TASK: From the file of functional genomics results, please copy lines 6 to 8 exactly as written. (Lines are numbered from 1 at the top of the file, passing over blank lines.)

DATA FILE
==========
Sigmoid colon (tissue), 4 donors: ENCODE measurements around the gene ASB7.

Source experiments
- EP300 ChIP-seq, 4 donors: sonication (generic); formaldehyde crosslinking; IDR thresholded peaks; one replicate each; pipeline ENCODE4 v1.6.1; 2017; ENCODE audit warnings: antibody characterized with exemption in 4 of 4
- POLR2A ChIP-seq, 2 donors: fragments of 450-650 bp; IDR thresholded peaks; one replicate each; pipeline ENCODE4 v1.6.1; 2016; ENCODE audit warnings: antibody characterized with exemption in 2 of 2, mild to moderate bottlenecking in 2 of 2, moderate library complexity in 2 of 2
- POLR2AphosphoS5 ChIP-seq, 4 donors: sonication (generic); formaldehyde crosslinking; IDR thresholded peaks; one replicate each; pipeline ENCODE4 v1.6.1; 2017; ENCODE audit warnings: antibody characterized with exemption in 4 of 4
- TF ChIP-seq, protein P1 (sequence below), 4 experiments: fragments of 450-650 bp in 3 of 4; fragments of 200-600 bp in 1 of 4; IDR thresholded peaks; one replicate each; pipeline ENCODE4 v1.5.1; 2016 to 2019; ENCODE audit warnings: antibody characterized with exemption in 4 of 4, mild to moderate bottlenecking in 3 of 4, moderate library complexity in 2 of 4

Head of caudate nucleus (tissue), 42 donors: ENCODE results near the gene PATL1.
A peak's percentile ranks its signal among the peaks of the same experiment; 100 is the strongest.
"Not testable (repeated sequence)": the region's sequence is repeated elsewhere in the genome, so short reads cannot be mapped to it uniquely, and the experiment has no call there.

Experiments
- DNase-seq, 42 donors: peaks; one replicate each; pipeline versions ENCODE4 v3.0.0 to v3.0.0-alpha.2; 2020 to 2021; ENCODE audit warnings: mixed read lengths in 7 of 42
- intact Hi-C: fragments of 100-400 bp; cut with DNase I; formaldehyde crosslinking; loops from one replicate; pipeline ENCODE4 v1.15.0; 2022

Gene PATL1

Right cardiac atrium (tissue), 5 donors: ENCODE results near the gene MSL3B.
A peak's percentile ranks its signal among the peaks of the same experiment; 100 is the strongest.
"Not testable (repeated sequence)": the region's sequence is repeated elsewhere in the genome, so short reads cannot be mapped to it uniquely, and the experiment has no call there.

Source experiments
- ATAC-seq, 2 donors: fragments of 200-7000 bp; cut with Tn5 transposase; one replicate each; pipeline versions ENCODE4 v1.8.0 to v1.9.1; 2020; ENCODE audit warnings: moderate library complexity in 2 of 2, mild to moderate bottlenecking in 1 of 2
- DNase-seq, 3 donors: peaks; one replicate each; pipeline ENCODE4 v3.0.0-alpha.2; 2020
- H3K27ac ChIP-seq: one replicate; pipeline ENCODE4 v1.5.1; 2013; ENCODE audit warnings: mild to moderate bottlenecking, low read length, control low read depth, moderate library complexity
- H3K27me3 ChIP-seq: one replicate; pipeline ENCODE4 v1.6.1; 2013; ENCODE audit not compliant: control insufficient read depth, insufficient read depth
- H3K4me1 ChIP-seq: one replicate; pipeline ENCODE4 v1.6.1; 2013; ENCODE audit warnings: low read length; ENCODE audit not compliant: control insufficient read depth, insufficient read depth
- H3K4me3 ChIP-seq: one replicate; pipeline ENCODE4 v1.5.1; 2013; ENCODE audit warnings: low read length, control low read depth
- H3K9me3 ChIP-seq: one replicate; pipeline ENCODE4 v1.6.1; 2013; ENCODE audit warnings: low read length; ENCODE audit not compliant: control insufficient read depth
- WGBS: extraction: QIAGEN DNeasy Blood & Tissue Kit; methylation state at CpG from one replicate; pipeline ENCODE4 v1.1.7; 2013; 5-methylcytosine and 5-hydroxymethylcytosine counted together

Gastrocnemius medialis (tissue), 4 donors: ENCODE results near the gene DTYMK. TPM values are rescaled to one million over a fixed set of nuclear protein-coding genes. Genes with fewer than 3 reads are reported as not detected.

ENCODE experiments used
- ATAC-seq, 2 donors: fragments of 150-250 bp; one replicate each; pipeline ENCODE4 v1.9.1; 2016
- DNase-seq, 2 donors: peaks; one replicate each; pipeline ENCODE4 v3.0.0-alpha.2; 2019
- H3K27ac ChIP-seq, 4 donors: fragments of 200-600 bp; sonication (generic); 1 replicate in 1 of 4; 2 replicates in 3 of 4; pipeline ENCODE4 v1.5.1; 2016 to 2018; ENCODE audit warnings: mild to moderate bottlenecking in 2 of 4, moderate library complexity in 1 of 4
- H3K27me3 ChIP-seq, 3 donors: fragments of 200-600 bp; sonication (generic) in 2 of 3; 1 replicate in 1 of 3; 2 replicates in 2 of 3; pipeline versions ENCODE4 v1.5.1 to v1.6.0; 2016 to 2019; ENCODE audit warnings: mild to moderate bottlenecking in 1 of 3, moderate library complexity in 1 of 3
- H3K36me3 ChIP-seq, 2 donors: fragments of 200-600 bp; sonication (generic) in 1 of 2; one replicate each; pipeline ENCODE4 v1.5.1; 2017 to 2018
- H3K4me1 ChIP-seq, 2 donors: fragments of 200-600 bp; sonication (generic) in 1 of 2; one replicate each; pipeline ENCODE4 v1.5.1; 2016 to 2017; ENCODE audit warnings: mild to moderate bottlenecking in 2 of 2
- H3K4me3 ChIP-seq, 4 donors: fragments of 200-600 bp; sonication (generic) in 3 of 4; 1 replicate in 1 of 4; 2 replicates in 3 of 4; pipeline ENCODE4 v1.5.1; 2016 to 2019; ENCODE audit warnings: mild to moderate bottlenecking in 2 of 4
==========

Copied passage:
- TF ChIP-seq, protein P1 (sequence below), 4 experiments: fragments of 450-650 bp in 3 of 4; fragments of 200-600 bp in 1 of 4; IDR thresholded peaks; one replicate each; pipeline ENCODE4 v1.5.1; 2016 to 2019; ENCODE audit warnings: antibody characterized with exemption in 4 of 4, mild to moderate bottlenecking in 3 of 4, moderate library complexity in 2 of 4

Head of caudate nucleus (tissue), 42 donors: ENCODE results near the gene PATL1.
A peak's percentile ranks its signal among the peaks of the same experiment; 100 is the strongest.